From its position above, a shotgun mic should pick up a certain degree of room noise and a good strong signal of your actors’ dialogue recordings. A good cheap shotgun mic to look at is the Audio Technica ATR-55. It does a great job but doesn’t cost lots of money.

Check Your Work

While on set, it’s important to have someone monitoring the audio signal to make sure it’s coming through properly. Usually this is done by the sound tech or whoever is operating the boom – they should wear headphones to keep a constant gauge on noise levels and capture quality.

If for whatever reason it’s impossible for you to monitor the audio from an external mic, at least do a quick playback before you pack up and go – even better, test your setup before you get into filming. You can avoid lots of headaches this way, like getting the perfect shot on tape only to find that the audio to go with it is scratchy or muffled. There are some tricks you can pull in post to work some wizardry on some trouble spots, but not everything can be fixed this way.

I’ll give you an example of how not testing before a shoot has caused me problems before. I had set up to do a shoot of some oral presentations for an Emerging Leaders conference, and for lack of a boom operator we decided to use a hanging mic suspended from the ceiling to grab the room noise.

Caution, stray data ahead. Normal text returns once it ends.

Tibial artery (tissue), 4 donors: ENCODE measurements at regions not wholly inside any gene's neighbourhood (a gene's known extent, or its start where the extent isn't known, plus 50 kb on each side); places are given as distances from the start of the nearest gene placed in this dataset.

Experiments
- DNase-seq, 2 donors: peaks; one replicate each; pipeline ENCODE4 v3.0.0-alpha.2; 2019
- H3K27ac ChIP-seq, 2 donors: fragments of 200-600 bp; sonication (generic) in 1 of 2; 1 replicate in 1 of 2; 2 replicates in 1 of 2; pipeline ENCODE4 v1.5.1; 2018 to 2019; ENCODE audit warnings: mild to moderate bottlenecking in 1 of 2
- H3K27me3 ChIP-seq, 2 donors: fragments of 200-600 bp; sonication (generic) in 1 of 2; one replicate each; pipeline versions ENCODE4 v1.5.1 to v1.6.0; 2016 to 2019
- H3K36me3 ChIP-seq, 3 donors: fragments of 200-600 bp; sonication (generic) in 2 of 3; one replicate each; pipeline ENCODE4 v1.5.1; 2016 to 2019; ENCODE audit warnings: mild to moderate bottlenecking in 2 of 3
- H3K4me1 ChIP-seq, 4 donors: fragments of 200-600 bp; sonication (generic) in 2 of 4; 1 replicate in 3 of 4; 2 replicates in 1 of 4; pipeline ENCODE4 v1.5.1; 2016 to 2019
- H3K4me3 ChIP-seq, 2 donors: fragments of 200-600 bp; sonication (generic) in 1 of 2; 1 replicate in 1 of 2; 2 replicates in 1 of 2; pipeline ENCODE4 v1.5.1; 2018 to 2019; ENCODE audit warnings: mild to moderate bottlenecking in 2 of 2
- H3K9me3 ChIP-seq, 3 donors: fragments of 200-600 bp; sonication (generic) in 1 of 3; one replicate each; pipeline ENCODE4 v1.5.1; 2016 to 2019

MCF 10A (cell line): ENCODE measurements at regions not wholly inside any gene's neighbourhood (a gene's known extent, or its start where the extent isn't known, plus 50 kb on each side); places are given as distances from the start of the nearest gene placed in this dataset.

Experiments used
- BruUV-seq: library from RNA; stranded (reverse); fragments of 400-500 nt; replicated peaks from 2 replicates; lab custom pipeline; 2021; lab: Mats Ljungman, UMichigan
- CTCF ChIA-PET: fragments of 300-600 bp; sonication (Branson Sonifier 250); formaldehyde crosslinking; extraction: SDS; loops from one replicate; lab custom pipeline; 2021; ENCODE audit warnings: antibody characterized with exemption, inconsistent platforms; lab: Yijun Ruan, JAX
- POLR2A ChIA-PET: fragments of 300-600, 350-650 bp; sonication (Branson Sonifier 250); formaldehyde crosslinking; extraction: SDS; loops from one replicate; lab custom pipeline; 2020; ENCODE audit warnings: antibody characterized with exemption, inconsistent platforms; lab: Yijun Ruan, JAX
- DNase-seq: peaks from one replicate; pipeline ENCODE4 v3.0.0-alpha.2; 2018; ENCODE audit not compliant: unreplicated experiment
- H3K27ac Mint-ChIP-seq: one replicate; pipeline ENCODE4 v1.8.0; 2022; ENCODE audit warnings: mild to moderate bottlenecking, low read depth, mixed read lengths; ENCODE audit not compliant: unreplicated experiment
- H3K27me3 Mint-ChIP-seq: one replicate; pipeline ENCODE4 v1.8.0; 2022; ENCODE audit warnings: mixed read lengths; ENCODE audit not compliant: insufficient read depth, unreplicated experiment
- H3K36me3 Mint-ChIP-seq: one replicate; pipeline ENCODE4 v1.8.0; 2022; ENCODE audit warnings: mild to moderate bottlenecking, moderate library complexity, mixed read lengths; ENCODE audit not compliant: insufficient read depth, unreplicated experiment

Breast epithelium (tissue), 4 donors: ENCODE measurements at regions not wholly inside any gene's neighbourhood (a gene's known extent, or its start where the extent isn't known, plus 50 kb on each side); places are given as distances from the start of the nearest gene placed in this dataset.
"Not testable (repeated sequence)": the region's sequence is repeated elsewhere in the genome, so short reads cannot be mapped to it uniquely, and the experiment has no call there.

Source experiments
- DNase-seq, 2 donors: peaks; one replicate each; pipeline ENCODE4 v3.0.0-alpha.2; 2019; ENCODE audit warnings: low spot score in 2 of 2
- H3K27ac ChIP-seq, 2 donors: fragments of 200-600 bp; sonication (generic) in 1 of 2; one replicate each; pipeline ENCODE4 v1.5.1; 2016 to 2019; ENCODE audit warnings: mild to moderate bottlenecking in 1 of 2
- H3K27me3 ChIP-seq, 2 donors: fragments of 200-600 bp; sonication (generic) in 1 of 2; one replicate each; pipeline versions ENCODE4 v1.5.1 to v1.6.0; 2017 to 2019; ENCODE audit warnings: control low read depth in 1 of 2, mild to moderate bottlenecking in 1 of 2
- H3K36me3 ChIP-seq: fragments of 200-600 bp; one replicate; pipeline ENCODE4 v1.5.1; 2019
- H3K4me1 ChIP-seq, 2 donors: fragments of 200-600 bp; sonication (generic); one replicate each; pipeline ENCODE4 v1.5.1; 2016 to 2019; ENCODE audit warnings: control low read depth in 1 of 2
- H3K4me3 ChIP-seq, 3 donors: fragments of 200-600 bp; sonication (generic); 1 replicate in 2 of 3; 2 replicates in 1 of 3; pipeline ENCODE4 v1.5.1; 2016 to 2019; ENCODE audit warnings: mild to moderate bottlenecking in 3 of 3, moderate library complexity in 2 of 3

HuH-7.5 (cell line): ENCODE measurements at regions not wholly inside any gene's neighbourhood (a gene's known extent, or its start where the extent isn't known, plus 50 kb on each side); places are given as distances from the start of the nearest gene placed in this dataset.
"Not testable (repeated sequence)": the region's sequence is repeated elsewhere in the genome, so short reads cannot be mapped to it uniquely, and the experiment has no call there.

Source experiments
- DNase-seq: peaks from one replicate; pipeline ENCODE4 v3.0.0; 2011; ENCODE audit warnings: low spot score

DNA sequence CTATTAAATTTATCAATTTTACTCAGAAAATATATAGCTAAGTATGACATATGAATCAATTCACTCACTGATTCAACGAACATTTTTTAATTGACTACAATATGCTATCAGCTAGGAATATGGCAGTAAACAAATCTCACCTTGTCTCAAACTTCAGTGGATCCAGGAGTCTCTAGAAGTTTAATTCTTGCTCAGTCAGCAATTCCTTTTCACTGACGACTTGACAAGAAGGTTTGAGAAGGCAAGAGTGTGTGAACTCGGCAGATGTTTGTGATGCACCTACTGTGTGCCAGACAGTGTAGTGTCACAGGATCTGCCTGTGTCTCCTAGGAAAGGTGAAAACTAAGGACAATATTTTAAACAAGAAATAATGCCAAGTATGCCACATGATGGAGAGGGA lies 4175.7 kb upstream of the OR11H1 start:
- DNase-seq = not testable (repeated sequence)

To do this, we set temporary hooks in between the ceiling tiles and ran the audio cable along the ceiling from the camera to the hanging mic. We did our shot test and everything seemed okay, but the fluorescent lights in the ceiling made me nervous so we ran a second test with me holding onto the metal pieces of our tripod. Everything was still fine when we ran playback.

It wasn’t until we had recorded about two hours of footage, torn down our equipment and gotten back to the editing bays that I found out there was a horrendous buzzing in the footage. Wondering what it was from, I watched a little longer and realized that it happened only when I was touching the camera, not the tripod.

Unfortunately I had been re-framing my shots pretty often to compensate for people moving around the room. The buzzing from some unknown aspect of the room lights, whether it was the way they were grounded or the audio cable picking up pulses because it was so close to them, was so intense that even after noise reduction, notch filtering, and every other tweak I could think of, the audio signal was still unusable. The shoot was scrapped and about twenty presenters never got their products!